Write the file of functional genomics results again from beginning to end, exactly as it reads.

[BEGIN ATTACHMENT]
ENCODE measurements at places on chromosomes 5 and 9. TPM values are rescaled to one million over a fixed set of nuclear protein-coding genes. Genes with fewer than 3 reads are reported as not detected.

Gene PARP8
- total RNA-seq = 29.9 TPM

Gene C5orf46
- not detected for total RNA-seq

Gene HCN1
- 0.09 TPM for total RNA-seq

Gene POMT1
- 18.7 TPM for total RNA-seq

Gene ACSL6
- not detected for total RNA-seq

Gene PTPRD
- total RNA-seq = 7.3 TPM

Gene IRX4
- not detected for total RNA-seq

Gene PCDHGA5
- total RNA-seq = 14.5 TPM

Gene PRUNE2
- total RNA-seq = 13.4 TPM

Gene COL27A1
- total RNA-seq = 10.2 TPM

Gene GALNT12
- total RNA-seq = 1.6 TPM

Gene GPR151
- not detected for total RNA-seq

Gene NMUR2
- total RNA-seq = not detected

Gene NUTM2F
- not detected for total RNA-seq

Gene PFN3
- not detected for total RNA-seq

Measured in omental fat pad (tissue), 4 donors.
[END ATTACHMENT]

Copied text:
ENCODE measurements at places on chromosomes 5 and 9. TPM values are rescaled to one million over a fixed set of nuclear protein-coding genes. Genes with fewer than 3 reads are reported as not detected.

Gene PARP8
- total RNA-seq = 29.9 TPM

Gene C5orf46
- not detected for total RNA-seq

Gene HCN1
- 0.09 TPM for total RNA-seq

Gene POMT1
- 18.7 TPM for total RNA-seq

Gene ACSL6
- not detected for total RNA-seq

Gene PTPRD
- total RNA-seq = 7.3 TPM

Gene IRX4
- not detected for total RNA-seq

Gene PCDHGA5
- total RNA-seq = 14.5 TPM

Gene PRUNE2
- total RNA-seq = 13.4 TPM

Gene COL27A1
- total RNA-seq = 10.2 TPM

Gene GALNT12
- total RNA-seq = 1.6 TPM

Gene GPR151
- not detected for total RNA-seq

Gene NMUR2
- total RNA-seq = not detected

Gene NUTM2F
- not detected for total RNA-seq

Gene PFN3
- not detected for total RNA-seq

Measured in omental fat pad (tissue), 4 donors.